I have always loved animals of all kinds–slimy, bumpy, long, teeny, chirpy, toothy, buggy, furry–if it is a living creature, I’m curious. That is not to say that I embrace every type of animal; my list of “acceptable” critters is limited to those I find most endearing: Cats, yes. Feral rats, no. Blue Herons, yes. Caged birds, no (I have never favored animals being contained in small spaces). Lizards, turtles, fish and Praying Mantises, yes. Ferrets, Hissing Cockroaches, and any hairless mammals, no. Hedgehogs, definitely. I am fascinated by all creatures great and small.
When I was a new teacher I decided to pair my love for “critters” and children together and volunteer at our local zoo as a Field Demonstrator, which meant I was trained to hold a variety of “safe” animals in the Children’s section of the zoo and demonstrate to visitors the many intriguing facts about the animal I was holding that day–from fish to ferrets, alligators to owls, cockroaches to snakes. I had been trained in proper handling and pertinent information to share with the public and I loved the job. I relished the time I spent talking to young children (and their adults) about the wonders of nature, the importance of each particular creature, and how to safely get a close-up view of the each one. I loved the expression on their faces as they got to touch a new animal and ask their many questions. I was helping to develop their love and respect for nature!
One thing never explained to the volunteers, however, was the daunting sign that hung over the door in the building where we received our assigned animal to demonstrate: “Never let ‘em see you bleed!” At the onset, that seemed rather foreboding and callous on the part of the zoo staff. It was as if they were suggesting that their highly trained volunteers were bound to screw up but that we would be considered unprofessional if anyone knew of our mishaps or could see the concern on our faces if an animal did not mutually respect our “handling” rules. (I learned quickly that animals do not actually read, nor are they required to sign the same waivers as their human counterparts at the zoo!) I found this proclamation worrisome, at best, and pretty off-putting.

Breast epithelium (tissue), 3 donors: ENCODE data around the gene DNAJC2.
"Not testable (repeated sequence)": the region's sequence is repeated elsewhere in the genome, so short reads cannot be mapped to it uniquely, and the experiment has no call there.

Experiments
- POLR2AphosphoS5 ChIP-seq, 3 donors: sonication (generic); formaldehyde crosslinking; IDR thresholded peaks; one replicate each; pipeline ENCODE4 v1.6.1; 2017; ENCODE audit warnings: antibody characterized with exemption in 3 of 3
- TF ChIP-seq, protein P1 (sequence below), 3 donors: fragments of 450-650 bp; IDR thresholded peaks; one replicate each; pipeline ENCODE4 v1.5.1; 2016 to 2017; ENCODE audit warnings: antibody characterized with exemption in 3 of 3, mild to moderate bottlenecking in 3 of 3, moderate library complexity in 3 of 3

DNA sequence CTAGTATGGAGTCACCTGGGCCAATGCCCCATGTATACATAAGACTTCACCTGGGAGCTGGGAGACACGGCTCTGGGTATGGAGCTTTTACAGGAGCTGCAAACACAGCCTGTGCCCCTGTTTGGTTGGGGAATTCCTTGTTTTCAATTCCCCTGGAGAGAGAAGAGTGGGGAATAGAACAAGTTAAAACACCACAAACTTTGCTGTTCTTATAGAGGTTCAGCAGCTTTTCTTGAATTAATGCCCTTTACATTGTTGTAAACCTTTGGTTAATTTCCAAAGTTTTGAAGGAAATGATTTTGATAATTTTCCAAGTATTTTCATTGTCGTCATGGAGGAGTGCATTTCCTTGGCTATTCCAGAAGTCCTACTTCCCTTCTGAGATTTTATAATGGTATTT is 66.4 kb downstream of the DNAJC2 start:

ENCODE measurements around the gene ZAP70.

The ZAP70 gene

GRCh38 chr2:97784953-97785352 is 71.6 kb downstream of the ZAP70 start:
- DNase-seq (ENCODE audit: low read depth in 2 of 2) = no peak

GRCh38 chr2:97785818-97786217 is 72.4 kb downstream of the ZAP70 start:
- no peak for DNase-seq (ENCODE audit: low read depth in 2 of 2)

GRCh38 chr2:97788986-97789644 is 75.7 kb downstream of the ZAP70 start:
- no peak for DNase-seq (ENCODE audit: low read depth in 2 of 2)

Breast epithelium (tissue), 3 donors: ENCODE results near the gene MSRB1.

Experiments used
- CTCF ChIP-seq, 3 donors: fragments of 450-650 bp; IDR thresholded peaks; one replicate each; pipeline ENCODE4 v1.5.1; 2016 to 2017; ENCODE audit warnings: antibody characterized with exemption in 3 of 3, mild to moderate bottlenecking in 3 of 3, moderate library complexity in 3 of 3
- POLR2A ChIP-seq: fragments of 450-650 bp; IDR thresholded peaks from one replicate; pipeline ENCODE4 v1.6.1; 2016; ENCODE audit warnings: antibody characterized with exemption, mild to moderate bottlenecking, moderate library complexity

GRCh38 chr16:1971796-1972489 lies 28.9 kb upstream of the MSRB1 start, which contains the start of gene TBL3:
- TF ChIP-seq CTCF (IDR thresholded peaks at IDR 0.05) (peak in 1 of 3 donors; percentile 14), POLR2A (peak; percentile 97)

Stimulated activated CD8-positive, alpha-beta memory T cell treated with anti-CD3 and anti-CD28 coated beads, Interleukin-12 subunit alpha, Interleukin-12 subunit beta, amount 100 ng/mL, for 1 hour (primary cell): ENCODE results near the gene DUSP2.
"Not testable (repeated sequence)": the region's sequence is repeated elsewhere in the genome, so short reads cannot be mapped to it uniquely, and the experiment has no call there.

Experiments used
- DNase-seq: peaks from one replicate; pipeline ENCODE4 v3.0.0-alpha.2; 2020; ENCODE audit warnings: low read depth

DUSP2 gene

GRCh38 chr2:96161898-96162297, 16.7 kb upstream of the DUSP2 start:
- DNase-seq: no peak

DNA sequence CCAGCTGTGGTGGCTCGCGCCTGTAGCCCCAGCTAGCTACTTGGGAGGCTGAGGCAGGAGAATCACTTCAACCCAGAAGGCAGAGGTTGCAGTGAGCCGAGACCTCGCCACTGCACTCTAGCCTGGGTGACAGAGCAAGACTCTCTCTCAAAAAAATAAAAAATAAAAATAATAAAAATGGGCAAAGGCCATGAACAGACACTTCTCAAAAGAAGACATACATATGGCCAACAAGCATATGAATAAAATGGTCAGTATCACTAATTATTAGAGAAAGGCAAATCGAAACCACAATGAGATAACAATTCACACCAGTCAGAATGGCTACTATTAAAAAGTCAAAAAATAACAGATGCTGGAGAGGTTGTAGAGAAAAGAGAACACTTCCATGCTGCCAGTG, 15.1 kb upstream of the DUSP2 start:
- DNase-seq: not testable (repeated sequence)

And then one day I came to understand the sign as it was intended–not as a put-down or mockery, but as a reminder of our valuable role as volunteers at the zoo.
I was excited to take Arthur* Alligator out for a spin. He was a “baby” of about three feet in length, typically docile and well-fed before his Field Trips; always a thrill for the public to be able to see up close and even touch his bumpy scutes. It was a sunny day and we had been out “informing” (not “entertaining”) the masses for about 30 minutes. Part of my role was to teach people that wild animals are incredible and deserve to be understood–not feared. I was busily explaining how alligators are born, how they move, what they eat, and so on, when suddenly (a word which cannot be overstated in this context) Arthur decided he’d had quite enough of me babbling and people touching and ogling him. His tail, which had been residing – as trained – wrapped around my waist to provide balance and allowing me to keep his tail captured under my arm for security, FLIPPED with the strength of ten men! I found myself barely holding him with only one hand behind his jaw and the two parents and two children who had been touching him a moment ago now screaming and jumping back in terror.
*Name changed to protect the innocent.
Can I salvage the situation? Will I stay? Run? Hide? Stay tuned for Part II to find out…
Sound Off: Is fear learned, innate, both? Are all fears based on something rational at their core?